Interstitial Pulmonary Fibrosis
Idiopathic pulmonary fibrosis (IPF) is a progressive and generally fatal interstitial lung disease characterized by a unique pattern of scarring, inflammation, proliferation of fibroblasts, and deposition of connective-tissue matrix proteins in the lungs. This scarring (fibrosis) and inflammation result in dyspnea and poor gas exchange, eventually leading to death.
Lung Abscess & Empyema
The presence of pus in the pleural space which is between the outer surface of the lung and the chest wall. Empyema is often a complication of pneumonia caused by bacteria such as Streptococcus pneumonia, Staphylococcus aureus, or Haemophilus influenza (H. flu) type b.
Cancer of the major organ of respiration – the lung. Lung cancer kills more men and women than any other form of cancer. Since the majority of lung cancer is diagnosed at a relatively late stage, only 10% of all lung cancer patients are ultimately cured. Eight out of 10 lung cancers are due to tobacco smoke. Lung cancers are classified as either small cell or non-small cell cancers. Persistent cough and bloody sputum can be symptoms of lung cancer. Lung cancer can be diagnosed based on examination of sputum, or tissue examination with biopsy using bronchoscopy, needle through the chest wall, or surgical excision.
A lung disease characterized by an unusual type of muscle cell that invades the tissue of the lungs, including the airways, blood vessels, and lymph vessels. Over time, these muscle cells form into bundles and grow into the walls of the airways and blood and lymph vessels, causing them to become obstructed. Although these cells are not considered cancerous, they act somewhat like cancer cells in that they grow uncontrollably throughout the lung. The muscle cells in time block the flow of air, blood, and lymph to and from the lungs, preventing the lungs from providing oxygen to the rest of the body. “Lymphangioleiomyomatosis” is pronounced lim – fan’ je – o – li’ o – mi’ o – ma – to’ sis. “Lymph-” and “-angio-” refer to the lymph and blood vessels. “Leiomyomatosis” refers to the formation of the bundles of the unusual muscle cells. Lymphangioleiomyomatosis is abbreviated LAM.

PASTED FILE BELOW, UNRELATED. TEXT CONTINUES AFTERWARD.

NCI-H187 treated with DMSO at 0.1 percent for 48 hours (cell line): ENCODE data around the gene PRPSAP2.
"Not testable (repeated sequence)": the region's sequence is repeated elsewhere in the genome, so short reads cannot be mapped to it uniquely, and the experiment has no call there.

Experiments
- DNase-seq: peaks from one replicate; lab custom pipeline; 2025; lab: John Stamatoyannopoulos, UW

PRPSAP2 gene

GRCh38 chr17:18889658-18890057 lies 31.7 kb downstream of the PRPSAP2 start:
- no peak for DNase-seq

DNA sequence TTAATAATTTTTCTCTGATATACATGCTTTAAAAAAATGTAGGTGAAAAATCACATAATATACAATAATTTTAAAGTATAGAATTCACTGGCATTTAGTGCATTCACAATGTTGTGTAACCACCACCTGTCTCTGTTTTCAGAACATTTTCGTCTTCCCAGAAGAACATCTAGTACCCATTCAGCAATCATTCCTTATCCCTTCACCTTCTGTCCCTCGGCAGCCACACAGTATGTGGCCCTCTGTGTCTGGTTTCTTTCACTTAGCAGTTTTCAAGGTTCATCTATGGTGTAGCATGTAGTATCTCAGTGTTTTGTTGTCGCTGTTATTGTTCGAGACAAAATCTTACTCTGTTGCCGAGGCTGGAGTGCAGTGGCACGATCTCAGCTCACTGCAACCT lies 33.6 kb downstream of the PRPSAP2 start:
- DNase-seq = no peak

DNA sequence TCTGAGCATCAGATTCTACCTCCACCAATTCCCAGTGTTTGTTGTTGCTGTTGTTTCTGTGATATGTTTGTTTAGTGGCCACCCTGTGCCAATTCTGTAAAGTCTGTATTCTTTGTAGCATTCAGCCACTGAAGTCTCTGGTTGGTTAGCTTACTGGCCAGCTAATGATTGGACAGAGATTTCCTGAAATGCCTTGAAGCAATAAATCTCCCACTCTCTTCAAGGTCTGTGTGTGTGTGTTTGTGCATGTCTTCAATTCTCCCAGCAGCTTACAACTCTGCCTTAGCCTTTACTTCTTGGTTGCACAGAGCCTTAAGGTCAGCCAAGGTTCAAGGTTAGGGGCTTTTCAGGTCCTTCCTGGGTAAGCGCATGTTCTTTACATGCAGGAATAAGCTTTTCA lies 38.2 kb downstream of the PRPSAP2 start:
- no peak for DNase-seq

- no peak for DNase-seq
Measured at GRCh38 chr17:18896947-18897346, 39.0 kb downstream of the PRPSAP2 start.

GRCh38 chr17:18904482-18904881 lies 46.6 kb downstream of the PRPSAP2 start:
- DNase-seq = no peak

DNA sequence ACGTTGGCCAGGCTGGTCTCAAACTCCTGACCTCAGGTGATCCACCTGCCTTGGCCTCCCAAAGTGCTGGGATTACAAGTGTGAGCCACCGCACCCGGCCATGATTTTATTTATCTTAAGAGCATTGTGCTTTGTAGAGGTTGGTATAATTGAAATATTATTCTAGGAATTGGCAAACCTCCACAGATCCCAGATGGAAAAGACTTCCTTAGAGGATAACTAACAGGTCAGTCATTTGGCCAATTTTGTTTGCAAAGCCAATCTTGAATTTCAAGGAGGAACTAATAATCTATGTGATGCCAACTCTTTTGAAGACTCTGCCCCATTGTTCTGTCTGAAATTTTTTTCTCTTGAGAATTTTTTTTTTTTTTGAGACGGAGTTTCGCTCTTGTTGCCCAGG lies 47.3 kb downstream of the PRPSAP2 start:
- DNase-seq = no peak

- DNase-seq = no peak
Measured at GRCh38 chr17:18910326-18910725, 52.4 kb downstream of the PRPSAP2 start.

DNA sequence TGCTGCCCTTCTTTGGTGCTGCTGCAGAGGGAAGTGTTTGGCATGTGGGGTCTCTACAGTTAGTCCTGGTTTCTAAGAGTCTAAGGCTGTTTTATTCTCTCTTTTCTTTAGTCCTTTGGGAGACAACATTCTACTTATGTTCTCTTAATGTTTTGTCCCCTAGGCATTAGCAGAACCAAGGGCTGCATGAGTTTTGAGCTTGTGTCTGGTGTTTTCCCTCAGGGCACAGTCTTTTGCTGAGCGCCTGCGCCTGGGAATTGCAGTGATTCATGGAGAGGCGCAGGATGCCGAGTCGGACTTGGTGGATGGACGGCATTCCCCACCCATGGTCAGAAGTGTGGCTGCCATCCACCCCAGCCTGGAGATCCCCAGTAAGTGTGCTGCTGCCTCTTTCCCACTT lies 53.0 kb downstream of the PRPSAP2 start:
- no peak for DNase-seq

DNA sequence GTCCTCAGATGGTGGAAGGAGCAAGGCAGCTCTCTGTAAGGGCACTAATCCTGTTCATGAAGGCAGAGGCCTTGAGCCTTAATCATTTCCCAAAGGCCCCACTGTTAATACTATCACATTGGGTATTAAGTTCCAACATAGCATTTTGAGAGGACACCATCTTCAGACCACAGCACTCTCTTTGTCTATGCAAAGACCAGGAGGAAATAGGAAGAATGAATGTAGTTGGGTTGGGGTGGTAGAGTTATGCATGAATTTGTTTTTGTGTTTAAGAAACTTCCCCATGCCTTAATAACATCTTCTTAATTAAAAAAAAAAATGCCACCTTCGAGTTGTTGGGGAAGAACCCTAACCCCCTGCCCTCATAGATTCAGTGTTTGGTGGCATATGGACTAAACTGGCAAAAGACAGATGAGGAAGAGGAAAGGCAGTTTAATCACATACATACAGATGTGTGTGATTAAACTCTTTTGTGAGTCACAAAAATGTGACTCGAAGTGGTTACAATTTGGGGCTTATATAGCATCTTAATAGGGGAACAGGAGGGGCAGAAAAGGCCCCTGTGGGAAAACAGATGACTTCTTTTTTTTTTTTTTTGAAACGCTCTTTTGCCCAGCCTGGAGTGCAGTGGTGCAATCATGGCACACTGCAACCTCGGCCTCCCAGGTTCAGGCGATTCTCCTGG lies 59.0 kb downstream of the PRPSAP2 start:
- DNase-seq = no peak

Obstructive Sleep Apnea Syndrome
Sleep apnea is a breathing disorder characterized by brief interruptions of breathing during sleep. It owes its name to a Greek word, apnea, meaning “want of breath.” There are two types of sleep apnea: central and obstructive. Central sleep apnea occurs when the brain fails to send the appropriate signals to the breathing muscles to initiate respirations. Obstructive sleep apnea occurs when air cannot flow into or out of the person’s nose or mouth although efforts to breathe continue.
Excess fluid between the two membranes that envelop the lungs. These membranes are called the visceral and parietal pleurae. The visceral pleura wraps around the lung while the parietal pleura lines the inner chest wall. There is normally a small quantity (about 3 to 4 teaspoons) of fluid that is spread thinly over the visceral and parietal pleurae and acts as a lubricant between the two membranes. Any significant increase in the quantity of pleural fluid is a pleural effusion.
Inflammation of one or both lungs with consolidation. Pneumonia is frequently but not always due to infection. The infection may be bacterial, viral, fungal or parasitic. Symptoms may include fever, chills, cough with sputum production, chest pain, and shortness of breath.
Free air in the chest outside the lung. Pneumothorax can occur spontaneously, follow a fractured rib, occur in the wake of chest surgery, or be deliberately induced in order to collapse the lung. Smoking has been shown to increase the risk for spontaneous pneumothorax.
Post-Polio Syndrome (PPS)